Mankind has a ten-thousand year history of conceiving systems of control and trying to impose them on people and planet without once succeeding. The grandest schemes have had a brief moment in the sun before they disintegrated and disappeared. When will we ever learn that we are an infinitesimally insignificant part of the universe and learn to live in harmony with the earth and all it contains just as it lives in harmony with the universe and all it contains?
The first circumnavigation of the earth took mankind three years. Now it takes but three hours. Two centuries ago it took two years to send a message half way around the world. Now it takes a small fraction of a second. We have no idea what this means to the organization and function of society.
It is a mistake to think that because there is order in the universe there must be a creator and controller. It is equally an error to think that such order is the accidental structuring of randomly wandering energy and matter. Neither religion or reason can account for the infinite patterns of a single living creature, let alone those of the universe.
It is morally right to ensure that all individuals shall own the results of their talents and labor. It is equally right that no one should own the results of the talent and labor of another. Corporate capitalism, spawned and protected by the nation state, ensures the exact opposite - - -that the fewest possible number of people shall own the results of the talent and labor of the maximum number of others. The concepts of nation state and capitalism, as they now exist, are aberrations society cannot long endure.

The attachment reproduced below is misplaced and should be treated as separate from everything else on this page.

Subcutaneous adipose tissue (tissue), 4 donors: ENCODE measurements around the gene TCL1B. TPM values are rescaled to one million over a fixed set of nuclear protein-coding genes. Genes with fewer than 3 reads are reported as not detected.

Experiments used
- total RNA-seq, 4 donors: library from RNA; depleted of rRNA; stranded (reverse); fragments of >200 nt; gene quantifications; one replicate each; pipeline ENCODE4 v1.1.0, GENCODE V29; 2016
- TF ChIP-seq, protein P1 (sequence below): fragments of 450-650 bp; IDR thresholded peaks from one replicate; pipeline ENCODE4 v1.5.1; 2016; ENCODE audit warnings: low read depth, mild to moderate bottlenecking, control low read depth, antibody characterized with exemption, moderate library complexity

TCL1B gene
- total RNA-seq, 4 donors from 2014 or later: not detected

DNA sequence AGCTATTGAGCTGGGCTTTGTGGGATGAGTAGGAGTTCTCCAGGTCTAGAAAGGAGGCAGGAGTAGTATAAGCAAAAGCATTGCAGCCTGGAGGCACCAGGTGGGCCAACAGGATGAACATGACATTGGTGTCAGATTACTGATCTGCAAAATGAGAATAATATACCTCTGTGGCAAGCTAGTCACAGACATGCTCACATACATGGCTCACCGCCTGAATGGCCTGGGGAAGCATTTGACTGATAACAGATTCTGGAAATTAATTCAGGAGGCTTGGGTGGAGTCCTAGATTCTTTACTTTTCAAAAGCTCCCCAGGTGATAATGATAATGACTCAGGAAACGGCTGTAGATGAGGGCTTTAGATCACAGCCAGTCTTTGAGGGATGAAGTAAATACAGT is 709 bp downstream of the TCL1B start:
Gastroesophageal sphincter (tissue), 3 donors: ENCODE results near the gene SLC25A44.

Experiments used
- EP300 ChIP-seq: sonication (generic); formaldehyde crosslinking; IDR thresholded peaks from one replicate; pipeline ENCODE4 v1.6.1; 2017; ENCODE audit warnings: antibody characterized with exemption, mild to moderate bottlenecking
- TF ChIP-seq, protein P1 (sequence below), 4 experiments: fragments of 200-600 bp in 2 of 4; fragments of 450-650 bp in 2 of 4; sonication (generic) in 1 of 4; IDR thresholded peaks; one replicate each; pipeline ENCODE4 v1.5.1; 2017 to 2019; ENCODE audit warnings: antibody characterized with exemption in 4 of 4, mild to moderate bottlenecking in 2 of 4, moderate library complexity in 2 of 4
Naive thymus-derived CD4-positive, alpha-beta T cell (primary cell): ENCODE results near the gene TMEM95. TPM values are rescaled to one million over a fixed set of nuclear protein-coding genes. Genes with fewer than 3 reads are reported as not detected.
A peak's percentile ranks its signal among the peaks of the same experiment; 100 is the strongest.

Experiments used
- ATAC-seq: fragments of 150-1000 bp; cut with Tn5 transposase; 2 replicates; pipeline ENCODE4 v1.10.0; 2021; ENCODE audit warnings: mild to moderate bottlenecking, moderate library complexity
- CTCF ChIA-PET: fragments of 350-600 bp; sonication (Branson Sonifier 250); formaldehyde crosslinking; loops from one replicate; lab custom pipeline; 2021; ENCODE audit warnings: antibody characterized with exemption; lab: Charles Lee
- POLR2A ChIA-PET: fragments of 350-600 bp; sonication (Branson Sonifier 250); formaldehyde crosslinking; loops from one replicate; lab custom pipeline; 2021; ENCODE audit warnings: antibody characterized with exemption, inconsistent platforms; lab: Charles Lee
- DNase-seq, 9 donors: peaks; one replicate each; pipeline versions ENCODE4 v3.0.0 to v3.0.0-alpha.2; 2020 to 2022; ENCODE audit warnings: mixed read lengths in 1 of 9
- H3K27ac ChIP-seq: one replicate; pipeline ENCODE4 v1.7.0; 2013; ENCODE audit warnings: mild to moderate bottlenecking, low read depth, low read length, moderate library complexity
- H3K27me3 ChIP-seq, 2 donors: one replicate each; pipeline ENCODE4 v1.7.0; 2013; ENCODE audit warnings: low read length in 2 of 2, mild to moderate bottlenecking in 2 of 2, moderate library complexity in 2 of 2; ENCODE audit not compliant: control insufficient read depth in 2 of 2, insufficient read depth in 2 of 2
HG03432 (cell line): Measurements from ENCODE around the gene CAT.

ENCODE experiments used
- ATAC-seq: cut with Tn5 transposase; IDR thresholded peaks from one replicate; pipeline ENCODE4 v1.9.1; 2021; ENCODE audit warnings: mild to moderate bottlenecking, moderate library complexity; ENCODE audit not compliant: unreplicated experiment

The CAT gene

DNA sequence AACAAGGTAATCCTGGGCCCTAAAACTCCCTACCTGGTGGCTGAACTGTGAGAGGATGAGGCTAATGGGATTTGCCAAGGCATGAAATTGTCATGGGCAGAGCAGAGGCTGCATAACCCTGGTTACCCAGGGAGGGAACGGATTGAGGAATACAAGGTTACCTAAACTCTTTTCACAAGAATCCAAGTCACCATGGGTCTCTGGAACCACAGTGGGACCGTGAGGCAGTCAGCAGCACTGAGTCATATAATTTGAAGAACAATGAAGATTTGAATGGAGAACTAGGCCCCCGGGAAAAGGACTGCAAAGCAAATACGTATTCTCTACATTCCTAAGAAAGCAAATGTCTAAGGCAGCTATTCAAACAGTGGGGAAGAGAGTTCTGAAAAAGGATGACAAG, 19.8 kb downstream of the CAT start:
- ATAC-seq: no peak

The things that matter most and are essential to a decent society such as morality, ethics, empathy, generosity, love, truth, honesty, cost nothing, while such things as hate, war, destructive consumption, environmental devastation and deceit are not necessary and cost a great deal. Why do we so often engage in the unnecessary and expensive in preference to the essential and free?
Unless there is enormous change in our societal consciousness, our descendants will view our unrestrained, compulsive consumption, our insatiable pursuit of economic growth, and our indifference to environmental devastation as moral and ethical corruption, mental derangement and technological savagery. The will curse us for the legacy of enormous reparations which we bequeath to them, which they must endure.
In our insatiable quest to know, what has happened to our capacity to care? In our lust to get and have, what has happened to our desire to give? In our willingness to hate, what has happened to our ability to love? The answers are too unpleasant to contemplate, but contemplate we must.